Zimbabwean journalist denied bail for alleging corruption

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Zimbabwe investigative journalist Hopewell Chinono gets out of a prison van at the magistrates courts in handcuffs in Harare, Friday, Nov. 6, 2020. Chinono is one of Zimbabwes most prominent critics of President Emmerson Mnangagwas administration, accusing it of corruption and human rights abuses. The government denies the charges. (AP Photo/Tsvangirayi Mukwazhi)

HARARE – A Zimbabwean magistrate Thursday denied bail to an investigative journalist who has been in detention for more than a week for alleging corruption in the country’s prosecuting agency, sending him back to a harsh prison in which he recently spent six weeks on a separate charge.

Hopewell Chin'ono is being charged with obstruction of justice arising from a tweet he made alleging corrupt practices within Zimbabwe's National Prosecuting Authority. He faces up to a year in jail or a fine if convicted. Prosecutors dropped a separate charge of contempt of court.

Chin'ono was denied bail on the grounds that he could commit other offenses if released. The magistrate cited a pending case in which he is accused of tweeting support for an anti-government protest.

“The accused is not a good candidate for bail,” magistrate Marehwanazvo Gofa said.

Chin’ono recently spent nearly six weeks in the harsh Chikurubi prison on accusations of supporting an anti-government protest. He was released on bail in September pending trial, which has been set for December.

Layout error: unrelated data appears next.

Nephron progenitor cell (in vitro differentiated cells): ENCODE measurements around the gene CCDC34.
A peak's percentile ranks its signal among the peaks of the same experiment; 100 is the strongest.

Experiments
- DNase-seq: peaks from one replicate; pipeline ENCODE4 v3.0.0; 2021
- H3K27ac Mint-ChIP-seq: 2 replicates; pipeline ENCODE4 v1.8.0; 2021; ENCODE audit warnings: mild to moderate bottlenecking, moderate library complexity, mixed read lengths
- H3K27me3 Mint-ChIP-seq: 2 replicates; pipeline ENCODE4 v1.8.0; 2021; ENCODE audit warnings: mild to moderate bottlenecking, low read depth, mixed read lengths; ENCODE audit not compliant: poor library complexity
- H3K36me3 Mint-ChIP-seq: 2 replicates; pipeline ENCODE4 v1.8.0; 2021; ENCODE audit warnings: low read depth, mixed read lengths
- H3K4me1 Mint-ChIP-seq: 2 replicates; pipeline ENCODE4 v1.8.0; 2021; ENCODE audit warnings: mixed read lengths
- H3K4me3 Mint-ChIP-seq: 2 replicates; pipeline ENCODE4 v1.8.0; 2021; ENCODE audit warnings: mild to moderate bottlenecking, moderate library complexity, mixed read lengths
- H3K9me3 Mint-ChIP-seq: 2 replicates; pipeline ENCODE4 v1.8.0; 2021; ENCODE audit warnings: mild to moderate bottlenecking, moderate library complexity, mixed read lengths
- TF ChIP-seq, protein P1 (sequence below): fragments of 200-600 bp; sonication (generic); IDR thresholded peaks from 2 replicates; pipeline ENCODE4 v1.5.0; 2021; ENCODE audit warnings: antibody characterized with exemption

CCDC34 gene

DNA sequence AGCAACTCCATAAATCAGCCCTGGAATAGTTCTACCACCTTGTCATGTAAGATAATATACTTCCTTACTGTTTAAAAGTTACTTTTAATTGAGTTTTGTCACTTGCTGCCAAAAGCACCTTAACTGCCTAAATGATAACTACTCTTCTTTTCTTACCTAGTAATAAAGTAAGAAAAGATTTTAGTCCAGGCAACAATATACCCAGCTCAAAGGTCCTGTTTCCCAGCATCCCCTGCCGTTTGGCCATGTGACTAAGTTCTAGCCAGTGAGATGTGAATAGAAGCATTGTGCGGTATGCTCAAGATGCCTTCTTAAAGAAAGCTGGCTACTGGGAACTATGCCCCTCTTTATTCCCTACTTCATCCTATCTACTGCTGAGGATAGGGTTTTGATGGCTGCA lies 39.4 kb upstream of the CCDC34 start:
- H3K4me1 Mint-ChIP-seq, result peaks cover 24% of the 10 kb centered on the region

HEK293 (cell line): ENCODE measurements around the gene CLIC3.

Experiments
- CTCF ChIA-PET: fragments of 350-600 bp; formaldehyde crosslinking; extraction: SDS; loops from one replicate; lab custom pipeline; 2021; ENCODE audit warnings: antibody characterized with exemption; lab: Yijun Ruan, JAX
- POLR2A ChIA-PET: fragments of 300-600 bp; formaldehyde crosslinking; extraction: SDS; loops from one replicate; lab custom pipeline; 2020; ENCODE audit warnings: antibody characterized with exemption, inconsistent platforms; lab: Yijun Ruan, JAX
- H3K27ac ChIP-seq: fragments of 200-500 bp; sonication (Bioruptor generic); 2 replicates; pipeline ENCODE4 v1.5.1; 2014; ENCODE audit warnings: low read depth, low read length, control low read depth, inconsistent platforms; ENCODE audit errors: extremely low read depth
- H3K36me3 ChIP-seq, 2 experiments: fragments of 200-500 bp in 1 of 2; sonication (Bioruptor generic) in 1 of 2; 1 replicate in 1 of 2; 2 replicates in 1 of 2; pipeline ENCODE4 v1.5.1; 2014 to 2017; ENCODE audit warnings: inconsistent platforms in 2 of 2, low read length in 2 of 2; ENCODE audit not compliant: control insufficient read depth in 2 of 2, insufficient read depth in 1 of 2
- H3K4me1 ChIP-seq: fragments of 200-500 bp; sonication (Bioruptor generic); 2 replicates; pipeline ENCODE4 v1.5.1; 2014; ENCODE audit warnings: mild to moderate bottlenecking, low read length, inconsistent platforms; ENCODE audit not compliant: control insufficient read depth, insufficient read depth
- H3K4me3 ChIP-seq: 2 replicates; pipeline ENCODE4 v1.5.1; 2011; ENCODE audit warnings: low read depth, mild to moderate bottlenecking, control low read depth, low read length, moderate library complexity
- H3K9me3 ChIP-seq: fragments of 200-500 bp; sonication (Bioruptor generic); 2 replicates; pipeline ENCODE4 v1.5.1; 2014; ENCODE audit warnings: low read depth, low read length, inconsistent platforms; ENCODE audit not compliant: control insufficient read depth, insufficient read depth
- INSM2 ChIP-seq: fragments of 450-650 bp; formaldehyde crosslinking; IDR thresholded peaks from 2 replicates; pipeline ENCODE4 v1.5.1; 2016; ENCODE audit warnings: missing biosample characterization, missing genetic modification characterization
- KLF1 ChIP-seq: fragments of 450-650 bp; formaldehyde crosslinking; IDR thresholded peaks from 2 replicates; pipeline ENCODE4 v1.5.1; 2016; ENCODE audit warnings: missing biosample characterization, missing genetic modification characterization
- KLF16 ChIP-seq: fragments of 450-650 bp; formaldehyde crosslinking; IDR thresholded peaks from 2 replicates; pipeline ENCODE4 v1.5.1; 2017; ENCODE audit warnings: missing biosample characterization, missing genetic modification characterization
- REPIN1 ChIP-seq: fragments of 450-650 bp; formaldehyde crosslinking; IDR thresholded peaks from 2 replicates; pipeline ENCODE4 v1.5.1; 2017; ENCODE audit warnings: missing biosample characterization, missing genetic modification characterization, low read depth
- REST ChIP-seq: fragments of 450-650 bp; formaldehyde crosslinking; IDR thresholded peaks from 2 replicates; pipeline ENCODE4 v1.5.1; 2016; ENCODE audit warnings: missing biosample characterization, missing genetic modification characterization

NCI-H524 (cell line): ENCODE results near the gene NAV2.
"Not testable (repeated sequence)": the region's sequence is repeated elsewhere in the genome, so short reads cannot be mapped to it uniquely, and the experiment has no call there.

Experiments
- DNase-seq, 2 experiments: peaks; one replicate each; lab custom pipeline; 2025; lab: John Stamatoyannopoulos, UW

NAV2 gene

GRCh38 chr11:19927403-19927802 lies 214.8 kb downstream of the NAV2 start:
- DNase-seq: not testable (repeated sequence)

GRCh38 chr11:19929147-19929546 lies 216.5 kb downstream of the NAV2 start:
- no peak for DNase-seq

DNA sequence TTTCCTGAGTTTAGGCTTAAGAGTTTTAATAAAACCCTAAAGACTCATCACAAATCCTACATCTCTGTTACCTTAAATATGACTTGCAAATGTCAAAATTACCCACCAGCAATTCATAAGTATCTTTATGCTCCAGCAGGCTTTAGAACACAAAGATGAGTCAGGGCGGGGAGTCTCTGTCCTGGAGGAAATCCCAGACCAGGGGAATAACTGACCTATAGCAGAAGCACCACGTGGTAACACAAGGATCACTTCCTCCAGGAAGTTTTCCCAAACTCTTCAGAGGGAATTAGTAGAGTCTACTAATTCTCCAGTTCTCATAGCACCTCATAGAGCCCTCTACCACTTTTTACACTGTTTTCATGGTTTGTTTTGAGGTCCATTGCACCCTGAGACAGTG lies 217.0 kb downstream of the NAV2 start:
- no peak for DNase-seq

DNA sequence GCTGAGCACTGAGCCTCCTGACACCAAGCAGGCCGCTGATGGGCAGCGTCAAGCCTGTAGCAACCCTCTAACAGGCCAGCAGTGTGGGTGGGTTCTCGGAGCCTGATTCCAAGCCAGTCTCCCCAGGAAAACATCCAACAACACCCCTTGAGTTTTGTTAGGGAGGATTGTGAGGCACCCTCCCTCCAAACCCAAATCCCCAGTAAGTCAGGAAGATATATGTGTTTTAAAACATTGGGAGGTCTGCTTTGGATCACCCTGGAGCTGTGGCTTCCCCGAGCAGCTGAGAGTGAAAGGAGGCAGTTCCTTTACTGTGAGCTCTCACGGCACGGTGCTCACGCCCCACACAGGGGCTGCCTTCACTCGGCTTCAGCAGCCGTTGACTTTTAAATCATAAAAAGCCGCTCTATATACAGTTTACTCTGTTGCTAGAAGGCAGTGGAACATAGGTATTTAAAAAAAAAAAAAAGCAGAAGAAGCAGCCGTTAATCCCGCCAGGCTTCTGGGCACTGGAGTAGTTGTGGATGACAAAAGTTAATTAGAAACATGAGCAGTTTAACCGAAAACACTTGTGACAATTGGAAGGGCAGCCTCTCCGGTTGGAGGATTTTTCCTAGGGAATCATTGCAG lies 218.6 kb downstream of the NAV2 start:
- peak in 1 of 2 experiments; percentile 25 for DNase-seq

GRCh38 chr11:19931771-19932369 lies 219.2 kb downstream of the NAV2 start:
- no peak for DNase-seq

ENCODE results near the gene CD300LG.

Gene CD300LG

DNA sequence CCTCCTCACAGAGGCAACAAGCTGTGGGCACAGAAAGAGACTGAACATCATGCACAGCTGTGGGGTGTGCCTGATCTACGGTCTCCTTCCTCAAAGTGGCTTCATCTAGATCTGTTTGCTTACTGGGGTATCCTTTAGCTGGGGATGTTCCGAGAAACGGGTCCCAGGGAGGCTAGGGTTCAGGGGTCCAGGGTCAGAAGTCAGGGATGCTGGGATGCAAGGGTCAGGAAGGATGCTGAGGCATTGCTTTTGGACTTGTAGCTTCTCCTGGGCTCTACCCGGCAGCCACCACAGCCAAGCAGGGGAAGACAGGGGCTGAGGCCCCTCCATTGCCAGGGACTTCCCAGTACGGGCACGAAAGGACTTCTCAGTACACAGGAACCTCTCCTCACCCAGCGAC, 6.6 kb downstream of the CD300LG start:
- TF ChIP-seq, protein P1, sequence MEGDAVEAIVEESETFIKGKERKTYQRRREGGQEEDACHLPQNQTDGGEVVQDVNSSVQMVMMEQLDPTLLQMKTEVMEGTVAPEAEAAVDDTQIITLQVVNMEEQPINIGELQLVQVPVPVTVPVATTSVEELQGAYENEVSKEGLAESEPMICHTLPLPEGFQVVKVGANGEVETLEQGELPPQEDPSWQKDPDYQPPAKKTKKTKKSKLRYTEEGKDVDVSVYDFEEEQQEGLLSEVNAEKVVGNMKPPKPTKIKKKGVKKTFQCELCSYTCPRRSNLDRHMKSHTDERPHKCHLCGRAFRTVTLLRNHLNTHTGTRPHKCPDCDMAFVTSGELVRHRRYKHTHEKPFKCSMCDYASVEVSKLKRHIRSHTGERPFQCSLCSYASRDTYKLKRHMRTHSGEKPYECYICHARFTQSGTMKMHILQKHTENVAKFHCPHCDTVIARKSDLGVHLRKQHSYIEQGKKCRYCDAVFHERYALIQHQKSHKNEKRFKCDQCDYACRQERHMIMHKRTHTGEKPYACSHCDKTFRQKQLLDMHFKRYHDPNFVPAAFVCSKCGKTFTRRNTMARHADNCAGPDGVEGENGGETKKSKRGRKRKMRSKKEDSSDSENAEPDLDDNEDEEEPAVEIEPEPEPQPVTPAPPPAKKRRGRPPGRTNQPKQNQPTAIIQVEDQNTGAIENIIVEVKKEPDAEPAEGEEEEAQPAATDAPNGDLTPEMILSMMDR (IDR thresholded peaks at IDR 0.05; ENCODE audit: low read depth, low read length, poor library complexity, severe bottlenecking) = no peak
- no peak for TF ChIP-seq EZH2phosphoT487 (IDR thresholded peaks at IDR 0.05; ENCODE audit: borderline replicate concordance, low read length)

“It’s clear that he is being targeted for his journalism, that was made very clear in these charges that they are about his journalism and his sources. He has been fearlessly reporting on corruption issues and that’s what this is about,” said Doug Coltart, one of his lawyers. He said they will appeal to the High Court “as soon as possible.”

During the bail hearing, Chin'ono refused to reveal the sources allegedly feeding him information about the prosecution agency. His other lawyer, Beatrice Mtetwa, argued during earlier bail hearing proceedings that Chinóno should not be punished for doing his job.

“Hopewell is a journalist and it’s his day to day job to share information,” she argued, saying Chin'ono “is a whistleblower. Prosecuting him would discourage other whistleblowers from exposing corruption in Zimbabwe.”

Chin’ono is one of Zimbabwe’s most prominent critics of President Emmerson Mnangagwa’s administration, accusing it of corruption and human rights abuses. The government denies the charges.

Before he was arrested in July, Chin’ono had published an expose on Twitter in which he alleged corruption involving a $60 million purchase of protective equipment for health workers. Mnangagwa later fired the health minister, who has been formally charged with corruption in the case.